PG Ekbom of Hamilton Advokatbyrå discusses the prominence of environmental concerns in Sweden’s aviation sector, as well as the impact of oil prices on carrier strategy, and expected changes to the jet market
1. Currently, what are the main issues (strategic and political) affecting those in the aviation sector in your jurisdiction?
As in most countries, environmental aspects relating to travel and, in particular, air traffic, are always at hand. This includes not only emissions from aircraft, but also general environmental considerations with regard to the location of airports, time restrictions, etc., in order to limit the environmental impact generally; in terms of noise, for example.
2. Where has your jurisdiction seen the most growth in the aviation sector over the past 12–18 months? And, if any, where do you anticipate growth coming from during the next 12 months?
The main area of growth in regular air traffic has been that of leisure travel, with a rather modest increase in business travel. Low-cost carriers have continued to increase their market share and have clearly impacted on pricing, forcing the traditional airlines to reduce cost and adapt to new demands and market conditions.
A separate field which has seen an increase over the last 12–18 months is the market for corporate/executive jets.
3. Does the GDS distribution model continue unchallenged as the most popular model for flight distribution?
Yes. However, the increased supply of web-based booking services has simplified bookings and made more alternatives for bookings easily accessible.
4. In your jurisdiction, does airport capacity require boosting and, if so (and even if not), what plans and/or processes are in place to address this (or increase or re-organise airport capacity, as the case may be)?
For a number of years there has been constant growth in air travel, mainly for leisure, but also for domestic business travel. This, linked with larger aircraft on international routes, has created demand for an increase in airport capacity. To date, no real expansion has occurred, but it is planned for. Equally, environmental concerns have created a debate around “city airports”, and at least in Stockholm it may well be that, over time, air traffic will be redirected from the city airport, Bromma, to the major Arlanda airport. That will, however, require additional capacity at Arlanda during peak hours.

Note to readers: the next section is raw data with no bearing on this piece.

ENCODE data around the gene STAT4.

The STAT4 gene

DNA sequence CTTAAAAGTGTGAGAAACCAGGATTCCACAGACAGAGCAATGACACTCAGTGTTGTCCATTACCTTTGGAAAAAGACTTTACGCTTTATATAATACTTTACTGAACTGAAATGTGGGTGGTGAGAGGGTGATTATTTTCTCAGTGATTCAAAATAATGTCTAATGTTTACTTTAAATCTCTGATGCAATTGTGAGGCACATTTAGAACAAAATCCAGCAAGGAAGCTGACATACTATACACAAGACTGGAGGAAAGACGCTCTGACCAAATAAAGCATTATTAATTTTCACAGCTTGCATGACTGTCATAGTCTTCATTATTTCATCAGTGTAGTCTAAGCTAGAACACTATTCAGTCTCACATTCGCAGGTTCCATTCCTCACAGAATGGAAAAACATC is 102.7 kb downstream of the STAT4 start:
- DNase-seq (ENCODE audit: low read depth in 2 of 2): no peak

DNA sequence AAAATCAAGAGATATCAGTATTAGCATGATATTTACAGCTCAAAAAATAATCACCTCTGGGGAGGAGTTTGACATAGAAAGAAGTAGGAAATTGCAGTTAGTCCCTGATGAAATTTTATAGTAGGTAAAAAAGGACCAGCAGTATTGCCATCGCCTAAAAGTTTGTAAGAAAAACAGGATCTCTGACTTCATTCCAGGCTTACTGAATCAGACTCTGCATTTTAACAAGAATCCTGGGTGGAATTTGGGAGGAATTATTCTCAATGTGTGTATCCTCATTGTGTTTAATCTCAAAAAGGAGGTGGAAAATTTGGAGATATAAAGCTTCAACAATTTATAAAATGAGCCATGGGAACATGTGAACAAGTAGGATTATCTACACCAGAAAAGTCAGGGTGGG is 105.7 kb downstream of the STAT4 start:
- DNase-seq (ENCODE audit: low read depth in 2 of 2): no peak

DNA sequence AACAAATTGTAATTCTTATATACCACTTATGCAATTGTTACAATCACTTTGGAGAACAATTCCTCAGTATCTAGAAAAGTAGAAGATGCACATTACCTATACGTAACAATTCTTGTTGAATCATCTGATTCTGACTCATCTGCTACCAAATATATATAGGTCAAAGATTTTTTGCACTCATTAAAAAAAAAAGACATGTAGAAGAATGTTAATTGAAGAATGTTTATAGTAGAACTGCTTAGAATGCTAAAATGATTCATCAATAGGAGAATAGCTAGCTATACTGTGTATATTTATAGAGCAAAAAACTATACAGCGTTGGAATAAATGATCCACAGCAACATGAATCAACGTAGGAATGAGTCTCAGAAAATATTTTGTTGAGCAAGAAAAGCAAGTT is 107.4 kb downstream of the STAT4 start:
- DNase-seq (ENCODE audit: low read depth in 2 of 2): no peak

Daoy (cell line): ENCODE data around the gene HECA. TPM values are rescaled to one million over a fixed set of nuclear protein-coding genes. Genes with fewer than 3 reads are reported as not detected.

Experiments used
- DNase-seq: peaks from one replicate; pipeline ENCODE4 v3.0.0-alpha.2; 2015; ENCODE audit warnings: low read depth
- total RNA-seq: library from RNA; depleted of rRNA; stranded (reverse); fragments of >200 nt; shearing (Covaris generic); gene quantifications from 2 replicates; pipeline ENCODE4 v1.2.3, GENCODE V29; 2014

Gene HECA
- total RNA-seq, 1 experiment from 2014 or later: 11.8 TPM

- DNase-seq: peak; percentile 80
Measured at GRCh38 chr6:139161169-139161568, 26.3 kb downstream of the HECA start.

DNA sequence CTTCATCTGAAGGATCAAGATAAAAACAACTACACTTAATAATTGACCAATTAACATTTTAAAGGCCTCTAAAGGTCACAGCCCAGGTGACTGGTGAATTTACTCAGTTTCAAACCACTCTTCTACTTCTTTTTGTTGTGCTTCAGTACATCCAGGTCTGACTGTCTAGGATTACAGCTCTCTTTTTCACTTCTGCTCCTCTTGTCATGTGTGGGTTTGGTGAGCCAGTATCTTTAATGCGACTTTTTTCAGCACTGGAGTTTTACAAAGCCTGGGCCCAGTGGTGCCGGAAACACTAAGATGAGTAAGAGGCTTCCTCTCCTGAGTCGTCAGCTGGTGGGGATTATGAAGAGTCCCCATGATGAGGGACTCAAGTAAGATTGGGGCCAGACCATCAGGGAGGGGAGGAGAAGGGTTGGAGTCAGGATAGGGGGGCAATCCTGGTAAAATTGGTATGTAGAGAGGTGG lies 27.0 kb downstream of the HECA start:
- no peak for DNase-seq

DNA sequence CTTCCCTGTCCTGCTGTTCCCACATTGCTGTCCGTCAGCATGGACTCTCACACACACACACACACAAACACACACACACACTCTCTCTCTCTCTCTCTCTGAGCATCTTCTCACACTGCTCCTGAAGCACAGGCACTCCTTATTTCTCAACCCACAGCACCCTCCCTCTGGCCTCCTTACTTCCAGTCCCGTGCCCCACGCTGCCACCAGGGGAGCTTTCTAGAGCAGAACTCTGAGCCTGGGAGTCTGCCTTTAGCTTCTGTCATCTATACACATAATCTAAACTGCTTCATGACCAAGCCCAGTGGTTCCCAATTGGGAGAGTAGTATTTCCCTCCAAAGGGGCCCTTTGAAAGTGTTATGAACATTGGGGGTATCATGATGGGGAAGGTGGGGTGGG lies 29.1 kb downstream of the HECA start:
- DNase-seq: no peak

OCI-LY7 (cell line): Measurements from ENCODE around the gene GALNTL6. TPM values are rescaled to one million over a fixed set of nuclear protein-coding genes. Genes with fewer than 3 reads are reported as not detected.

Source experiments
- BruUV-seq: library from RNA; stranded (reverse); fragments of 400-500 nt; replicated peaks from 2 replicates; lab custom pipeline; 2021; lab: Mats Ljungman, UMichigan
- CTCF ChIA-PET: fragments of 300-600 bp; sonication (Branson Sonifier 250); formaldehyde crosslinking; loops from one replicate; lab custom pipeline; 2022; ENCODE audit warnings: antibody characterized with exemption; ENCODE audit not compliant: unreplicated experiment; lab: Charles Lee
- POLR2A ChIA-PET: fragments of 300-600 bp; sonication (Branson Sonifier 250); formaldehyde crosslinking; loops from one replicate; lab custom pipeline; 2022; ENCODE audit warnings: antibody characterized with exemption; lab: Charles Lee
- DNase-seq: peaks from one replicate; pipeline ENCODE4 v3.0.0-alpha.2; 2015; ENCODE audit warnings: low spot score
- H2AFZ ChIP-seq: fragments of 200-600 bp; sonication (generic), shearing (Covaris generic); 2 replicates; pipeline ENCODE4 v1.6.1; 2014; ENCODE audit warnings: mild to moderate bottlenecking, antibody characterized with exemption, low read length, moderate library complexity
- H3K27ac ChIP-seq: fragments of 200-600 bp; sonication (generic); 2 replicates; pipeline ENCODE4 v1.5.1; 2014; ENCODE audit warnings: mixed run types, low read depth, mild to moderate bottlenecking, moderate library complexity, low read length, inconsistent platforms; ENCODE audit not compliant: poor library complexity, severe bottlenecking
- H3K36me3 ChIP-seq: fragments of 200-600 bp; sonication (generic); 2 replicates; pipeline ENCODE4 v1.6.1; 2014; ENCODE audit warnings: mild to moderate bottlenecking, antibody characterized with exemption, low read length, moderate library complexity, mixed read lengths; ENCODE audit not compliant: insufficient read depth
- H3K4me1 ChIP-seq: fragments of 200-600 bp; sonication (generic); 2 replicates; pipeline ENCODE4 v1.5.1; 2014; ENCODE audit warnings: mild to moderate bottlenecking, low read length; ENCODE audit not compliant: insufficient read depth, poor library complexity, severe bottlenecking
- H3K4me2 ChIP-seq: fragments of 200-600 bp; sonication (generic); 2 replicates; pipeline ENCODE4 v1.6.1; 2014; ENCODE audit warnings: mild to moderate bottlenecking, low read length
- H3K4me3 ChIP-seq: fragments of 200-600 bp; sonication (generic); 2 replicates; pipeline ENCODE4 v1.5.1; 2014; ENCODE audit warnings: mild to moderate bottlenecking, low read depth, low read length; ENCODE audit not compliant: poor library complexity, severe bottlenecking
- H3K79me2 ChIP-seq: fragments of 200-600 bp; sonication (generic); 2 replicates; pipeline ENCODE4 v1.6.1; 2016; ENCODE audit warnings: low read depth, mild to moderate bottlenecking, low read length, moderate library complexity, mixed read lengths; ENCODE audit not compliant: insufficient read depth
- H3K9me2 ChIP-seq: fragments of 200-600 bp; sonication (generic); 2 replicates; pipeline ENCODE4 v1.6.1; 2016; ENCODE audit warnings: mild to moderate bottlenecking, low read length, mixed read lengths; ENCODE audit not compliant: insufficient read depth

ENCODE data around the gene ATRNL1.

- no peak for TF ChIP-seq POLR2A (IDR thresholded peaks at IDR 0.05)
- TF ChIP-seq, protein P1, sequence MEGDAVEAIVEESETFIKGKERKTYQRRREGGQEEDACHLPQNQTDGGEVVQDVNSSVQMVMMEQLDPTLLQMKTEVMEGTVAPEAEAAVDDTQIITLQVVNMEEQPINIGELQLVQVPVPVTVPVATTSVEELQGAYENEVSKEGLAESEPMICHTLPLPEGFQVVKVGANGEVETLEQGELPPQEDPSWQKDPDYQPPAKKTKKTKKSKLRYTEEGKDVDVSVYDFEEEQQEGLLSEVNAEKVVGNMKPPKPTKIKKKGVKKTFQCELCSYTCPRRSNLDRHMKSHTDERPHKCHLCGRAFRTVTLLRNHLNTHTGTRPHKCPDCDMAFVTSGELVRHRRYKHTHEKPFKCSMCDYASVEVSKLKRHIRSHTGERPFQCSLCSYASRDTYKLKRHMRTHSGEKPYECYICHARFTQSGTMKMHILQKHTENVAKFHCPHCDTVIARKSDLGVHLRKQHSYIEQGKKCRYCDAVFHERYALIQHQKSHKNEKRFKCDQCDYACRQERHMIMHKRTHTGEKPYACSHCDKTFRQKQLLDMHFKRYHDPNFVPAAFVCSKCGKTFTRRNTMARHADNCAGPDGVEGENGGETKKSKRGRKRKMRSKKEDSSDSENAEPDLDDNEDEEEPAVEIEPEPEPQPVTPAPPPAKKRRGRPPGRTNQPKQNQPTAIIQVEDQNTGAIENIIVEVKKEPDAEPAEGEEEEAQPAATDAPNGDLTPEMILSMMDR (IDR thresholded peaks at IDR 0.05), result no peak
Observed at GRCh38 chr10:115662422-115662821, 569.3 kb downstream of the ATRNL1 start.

5. Does the national “flag” carrier carry the most passengers into and out of the national airports and: (a) if so, what competition exists and how significant is it?; and (b) if not, what are your thoughts on the reasons for this, and why do competing airlines have higher load factors?
Competition in the market is functioning well, and it is fair to say that on international routes passengers are well distributed among a variety of airlines, both for national and foreign “flag” carriers as well as low-cost carriers. On the domestic market, the number of active airlines is, for obvious reasons, more limited. The domestic market is a competitive market with several players, with no domination by the previously mentioned “flag” carrier.
6. What trends, in terms of regulatory intervention and involvement, has your jurisdiction observed over the past 12–18 months in relation to airline acquisitions and alliances? Do you anticipate a change in the regulatory environment of your jurisdiction during the coming 12 months, and if so, how?
In real terms, none. No significant changes have occurred in terms of acquisitions or alliances.
7. What trends are being observed in relation to new technologies – such as UAVs/drones – and what impact are these technologies having on the aviation regulatory environment?